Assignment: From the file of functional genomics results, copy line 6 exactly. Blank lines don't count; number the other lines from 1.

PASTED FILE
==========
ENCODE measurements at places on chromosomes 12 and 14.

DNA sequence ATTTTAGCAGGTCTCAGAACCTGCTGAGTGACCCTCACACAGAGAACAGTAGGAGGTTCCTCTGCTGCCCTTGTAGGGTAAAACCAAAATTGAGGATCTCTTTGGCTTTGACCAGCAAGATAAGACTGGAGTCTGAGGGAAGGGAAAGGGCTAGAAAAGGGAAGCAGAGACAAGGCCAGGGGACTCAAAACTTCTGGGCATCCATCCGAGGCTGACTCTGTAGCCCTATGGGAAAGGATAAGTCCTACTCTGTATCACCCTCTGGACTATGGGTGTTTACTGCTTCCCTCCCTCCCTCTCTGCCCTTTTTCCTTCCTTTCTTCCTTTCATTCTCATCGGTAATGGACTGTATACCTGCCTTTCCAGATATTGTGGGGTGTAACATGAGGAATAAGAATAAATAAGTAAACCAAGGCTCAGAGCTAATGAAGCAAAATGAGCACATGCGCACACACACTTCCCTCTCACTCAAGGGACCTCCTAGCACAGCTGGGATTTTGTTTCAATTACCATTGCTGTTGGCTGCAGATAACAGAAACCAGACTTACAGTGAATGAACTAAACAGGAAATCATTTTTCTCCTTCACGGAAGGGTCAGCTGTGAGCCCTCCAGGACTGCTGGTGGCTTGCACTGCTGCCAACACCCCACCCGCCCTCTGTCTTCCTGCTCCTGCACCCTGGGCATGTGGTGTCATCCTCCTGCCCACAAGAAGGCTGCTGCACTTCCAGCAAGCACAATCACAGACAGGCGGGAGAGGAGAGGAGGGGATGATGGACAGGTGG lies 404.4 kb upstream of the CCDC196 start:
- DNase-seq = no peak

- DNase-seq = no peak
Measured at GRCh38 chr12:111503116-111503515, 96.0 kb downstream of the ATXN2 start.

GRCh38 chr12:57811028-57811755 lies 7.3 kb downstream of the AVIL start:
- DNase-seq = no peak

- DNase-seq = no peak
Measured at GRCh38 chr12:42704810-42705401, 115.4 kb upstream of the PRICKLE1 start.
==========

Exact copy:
GRCh38 chr12:57811028-57811755 lies 7.3 kb downstream of the AVIL start: